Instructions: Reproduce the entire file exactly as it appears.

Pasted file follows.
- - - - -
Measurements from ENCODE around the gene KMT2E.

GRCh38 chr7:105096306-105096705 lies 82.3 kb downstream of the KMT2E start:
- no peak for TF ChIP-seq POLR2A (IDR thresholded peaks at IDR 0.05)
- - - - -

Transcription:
Measurements from ENCODE around the gene KMT2E.

GRCh38 chr7:105096306-105096705 lies 82.3 kb downstream of the KMT2E start:
- no peak for TF ChIP-seq POLR2A (IDR thresholded peaks at IDR 0.05)